Monday, February 15, 2016

Paying Attention to Defining Moments

I heard the door open as she walked into the lobby, where I had just finished the last performance in the third year of my undergrad theatre program. I was still in theatrical make-up, wrapping up the goodbyes to the cast and crew after a successful run. Thankfully, I had just played a Texas debutante in “Vanities” and didn’t look too weirdly made-up. I noticed her immediately. I swear I felt a jolt, an immediate connection. I heard a voice in my head shout, “Pay attention. This is your defining moment.”
On the left: NYC in 2014
On the right: 1989 in an Atlanta airport photobooth
I remember that moment very clearly. I can see her walking toward me as if it was just yesterday. I fell in love with her almost instantaneously. I had never loved a woman. I had never thought about being with one for the remainder of my days, but in that split second, I knew she was the ideal I had sought in my young twenty-six years. Later that evening, over drinks at a local bar with friends, when she touched me casually and something like an electric shock surged through my body, I was thoroughly convinced something magical was taking place. When people say they don’t believe in love at first sight, I usually just smile. I know it can happen. It happened to me.
I went home that night and had a talk with myself. I knew the journey would be difficult. The culture I was raised in would not accept my love of a woman. I knew custody of my child
would come into play. I knew this would be the hardest decision I ever made in my life, but it was also the easiest. I concluded, after hours of arguing with myself, that not taking this chance would haunt me for the rest of my life. I didn’t know if she felt the same way, but it was worth the risk to find out.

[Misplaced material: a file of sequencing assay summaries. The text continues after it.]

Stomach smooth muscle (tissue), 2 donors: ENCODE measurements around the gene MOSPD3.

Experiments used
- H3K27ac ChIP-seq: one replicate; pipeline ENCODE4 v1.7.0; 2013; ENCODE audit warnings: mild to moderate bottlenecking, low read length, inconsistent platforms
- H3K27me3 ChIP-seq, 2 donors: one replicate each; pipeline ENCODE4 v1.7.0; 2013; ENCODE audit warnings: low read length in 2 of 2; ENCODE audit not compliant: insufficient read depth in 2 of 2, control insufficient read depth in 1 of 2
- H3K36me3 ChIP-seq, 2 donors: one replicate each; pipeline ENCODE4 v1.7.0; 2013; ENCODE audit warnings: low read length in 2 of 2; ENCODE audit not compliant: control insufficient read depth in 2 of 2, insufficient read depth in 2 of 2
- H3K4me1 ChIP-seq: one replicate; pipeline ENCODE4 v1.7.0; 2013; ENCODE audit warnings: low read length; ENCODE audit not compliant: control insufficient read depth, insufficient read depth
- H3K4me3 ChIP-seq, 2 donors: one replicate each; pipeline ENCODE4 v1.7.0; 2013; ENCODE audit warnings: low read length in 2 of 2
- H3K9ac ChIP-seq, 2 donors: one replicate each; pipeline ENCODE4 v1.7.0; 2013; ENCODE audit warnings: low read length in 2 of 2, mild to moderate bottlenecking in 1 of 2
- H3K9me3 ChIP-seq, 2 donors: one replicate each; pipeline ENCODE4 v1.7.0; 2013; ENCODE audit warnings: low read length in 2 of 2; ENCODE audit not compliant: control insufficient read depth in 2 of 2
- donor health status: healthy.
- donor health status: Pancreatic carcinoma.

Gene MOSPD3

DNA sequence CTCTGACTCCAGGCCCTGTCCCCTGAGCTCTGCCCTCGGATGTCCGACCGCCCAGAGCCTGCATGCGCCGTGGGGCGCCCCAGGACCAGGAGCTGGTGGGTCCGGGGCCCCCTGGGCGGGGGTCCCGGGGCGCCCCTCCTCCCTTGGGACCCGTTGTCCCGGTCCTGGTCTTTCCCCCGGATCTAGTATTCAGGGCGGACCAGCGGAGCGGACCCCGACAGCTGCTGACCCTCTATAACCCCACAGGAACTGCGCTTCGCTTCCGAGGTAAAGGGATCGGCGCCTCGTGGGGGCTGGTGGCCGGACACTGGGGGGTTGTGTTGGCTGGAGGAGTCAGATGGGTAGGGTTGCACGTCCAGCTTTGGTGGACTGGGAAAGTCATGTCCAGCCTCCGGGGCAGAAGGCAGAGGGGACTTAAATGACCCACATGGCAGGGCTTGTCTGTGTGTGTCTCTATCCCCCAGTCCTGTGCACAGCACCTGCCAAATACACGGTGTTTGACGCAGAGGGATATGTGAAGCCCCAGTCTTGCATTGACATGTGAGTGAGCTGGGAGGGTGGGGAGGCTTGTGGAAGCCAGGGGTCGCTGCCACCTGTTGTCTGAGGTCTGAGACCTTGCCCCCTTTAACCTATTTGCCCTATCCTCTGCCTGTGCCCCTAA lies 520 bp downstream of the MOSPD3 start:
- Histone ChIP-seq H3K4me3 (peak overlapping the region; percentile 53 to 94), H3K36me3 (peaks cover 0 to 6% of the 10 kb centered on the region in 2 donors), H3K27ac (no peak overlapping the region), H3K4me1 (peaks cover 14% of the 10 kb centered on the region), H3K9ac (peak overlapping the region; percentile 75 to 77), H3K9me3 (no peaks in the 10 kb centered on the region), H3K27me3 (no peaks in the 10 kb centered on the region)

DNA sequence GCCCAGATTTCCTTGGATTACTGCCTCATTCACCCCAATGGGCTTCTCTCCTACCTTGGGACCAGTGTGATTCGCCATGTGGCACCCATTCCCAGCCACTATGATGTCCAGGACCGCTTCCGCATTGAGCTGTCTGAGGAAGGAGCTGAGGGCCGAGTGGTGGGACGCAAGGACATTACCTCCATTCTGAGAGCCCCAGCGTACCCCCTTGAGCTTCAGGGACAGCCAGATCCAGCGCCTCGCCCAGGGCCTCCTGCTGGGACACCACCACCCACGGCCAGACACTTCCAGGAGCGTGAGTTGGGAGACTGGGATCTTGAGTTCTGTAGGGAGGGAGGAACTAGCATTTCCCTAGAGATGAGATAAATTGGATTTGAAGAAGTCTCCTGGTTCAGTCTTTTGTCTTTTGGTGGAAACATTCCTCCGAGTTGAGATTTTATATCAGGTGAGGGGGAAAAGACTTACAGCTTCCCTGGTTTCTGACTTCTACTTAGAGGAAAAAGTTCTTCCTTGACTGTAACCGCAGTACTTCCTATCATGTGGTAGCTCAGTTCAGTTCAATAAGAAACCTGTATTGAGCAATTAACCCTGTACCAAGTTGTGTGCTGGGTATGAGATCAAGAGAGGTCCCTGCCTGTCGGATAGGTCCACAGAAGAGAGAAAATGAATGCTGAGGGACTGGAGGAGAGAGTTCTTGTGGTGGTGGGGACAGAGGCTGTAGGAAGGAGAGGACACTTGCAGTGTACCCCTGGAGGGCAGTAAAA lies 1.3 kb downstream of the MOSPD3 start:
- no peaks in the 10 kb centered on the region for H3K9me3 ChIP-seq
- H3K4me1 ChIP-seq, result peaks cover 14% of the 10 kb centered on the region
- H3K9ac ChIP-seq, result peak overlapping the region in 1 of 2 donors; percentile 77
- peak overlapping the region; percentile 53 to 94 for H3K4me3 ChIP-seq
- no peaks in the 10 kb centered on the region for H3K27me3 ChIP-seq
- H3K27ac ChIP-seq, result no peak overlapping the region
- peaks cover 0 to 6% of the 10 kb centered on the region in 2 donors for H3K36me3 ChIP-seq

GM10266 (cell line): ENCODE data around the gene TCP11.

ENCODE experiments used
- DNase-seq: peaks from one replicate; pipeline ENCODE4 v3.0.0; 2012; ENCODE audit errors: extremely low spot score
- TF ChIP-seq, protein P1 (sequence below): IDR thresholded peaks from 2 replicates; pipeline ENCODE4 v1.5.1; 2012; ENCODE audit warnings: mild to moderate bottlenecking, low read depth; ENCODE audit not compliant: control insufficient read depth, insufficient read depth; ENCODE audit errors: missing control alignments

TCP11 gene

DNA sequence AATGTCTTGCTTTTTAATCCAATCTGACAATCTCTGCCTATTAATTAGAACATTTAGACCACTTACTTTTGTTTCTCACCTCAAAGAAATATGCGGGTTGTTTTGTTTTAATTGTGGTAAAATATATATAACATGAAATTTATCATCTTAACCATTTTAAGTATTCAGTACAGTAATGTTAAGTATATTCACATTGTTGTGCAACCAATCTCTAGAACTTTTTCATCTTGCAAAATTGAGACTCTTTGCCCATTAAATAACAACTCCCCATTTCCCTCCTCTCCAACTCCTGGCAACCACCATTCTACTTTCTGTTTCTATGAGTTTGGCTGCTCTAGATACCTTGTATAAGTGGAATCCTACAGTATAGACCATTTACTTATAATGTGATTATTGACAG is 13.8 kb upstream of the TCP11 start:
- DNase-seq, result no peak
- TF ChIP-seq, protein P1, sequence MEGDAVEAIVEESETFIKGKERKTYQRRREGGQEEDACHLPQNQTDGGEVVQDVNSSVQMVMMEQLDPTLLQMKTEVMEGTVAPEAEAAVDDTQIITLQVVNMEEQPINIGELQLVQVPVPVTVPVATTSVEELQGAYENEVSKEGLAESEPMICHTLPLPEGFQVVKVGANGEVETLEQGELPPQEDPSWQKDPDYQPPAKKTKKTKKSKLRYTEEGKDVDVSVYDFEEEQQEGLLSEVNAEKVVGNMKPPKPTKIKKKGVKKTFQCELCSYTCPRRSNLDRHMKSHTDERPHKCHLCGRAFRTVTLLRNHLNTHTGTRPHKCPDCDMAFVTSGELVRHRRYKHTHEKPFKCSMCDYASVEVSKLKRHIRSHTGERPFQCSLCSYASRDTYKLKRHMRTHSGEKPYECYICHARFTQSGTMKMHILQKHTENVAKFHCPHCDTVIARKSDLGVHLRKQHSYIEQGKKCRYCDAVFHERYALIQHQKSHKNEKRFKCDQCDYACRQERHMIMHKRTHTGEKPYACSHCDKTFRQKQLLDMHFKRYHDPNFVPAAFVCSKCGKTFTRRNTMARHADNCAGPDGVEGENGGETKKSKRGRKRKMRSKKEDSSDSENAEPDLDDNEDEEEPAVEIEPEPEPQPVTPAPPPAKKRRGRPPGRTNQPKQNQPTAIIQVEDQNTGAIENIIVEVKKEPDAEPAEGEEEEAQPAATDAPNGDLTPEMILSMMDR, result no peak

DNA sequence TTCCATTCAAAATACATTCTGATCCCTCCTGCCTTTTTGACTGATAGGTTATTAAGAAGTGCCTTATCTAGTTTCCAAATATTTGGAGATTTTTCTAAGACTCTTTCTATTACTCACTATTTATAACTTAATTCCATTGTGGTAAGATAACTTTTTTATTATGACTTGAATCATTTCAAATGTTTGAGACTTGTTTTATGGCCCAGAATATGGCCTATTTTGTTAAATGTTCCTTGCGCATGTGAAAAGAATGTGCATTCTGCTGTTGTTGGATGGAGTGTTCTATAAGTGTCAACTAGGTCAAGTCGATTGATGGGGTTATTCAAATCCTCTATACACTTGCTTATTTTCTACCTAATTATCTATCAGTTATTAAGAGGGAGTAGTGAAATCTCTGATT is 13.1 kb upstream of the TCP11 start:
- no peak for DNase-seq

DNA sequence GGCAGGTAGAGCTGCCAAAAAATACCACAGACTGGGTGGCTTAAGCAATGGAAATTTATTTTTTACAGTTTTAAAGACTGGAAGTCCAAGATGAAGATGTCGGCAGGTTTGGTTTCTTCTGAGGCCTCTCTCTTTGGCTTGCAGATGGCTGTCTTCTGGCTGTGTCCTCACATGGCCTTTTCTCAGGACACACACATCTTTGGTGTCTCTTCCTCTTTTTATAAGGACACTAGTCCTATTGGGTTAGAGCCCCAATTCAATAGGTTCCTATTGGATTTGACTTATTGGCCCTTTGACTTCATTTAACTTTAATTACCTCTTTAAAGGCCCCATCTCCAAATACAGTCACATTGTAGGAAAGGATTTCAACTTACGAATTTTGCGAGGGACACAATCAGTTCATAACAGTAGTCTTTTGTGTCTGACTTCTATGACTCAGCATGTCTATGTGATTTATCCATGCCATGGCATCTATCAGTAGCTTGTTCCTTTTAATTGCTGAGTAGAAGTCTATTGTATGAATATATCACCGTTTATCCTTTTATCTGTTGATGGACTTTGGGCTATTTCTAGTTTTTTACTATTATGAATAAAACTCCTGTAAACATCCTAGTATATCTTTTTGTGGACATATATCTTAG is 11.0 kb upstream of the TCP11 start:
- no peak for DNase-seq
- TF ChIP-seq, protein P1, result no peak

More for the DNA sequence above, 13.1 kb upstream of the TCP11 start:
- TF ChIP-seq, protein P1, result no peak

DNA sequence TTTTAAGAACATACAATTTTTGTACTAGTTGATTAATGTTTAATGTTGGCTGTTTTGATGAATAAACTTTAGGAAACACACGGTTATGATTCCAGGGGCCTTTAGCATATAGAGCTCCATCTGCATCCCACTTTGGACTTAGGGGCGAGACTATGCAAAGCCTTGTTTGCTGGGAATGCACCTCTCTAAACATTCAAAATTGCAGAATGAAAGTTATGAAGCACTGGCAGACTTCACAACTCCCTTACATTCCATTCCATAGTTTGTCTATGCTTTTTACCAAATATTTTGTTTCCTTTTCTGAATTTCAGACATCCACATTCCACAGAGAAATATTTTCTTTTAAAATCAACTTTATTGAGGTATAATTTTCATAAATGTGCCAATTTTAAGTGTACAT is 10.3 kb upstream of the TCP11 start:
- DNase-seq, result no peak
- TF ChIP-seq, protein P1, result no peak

I drove by her house the next day and saw her in the yard. I stopped. With my heart beating out of my chest, I strolled up to her trying not to look desperate. She was watching a Braves game on a small TV she’d brought outside, sipping a Coors, and perfectly content with her life as it was. She had no idea that was about to change. She smiled and told me that her roommate, who was my best friend’s girlfriend at the time, was not at home. To my surprise and with a little until then untapped swagger, I boldly answered, “I’m not looking for her. I came to see you.” That was my first and only pick-up line offered to a woman. It seemed to have worked. She smiled again and offered me a beer. From that moment on, we have been together. It took a couple of weeks of casual dates and a pre-season softball party to secure the deal, but I’m so glad I took the chance that she too felt a connection with me.
February 12, 2016
We celebrated our twenty-eighth Valentine’s Day yesterday. We stayed home. I read research material while she watched sports and Jaws movies. I cooked her favorite meal. She brought me coconut water while I soaked my aching back in the tub. We laughed, we hugged, we sat next to each other not talking, each lost in our own activities, but I’ve never felt more loved. We don’t do extraordinary things on designated days of love because we love like there is no tomorrow every day.
The day I found the one, the one that still makes my heart pitter-patter 10,139 days after that first breathtaking moment, was the luckiest day of a happy life. Today, the day after the world’s official day of love is just another day of living with and loving the person that makes me whole. I am so grateful for her and that I found the great love of my life. I think the world would be a different place if we all had that kind of connection with someone. My life would have been so different if I had not listened to that voice that urged, “Pay attention, this is it, this is your moment.” I thank the stars that I believed in love at first sight back then. I certainly believe it today.
This book was inspired by our story.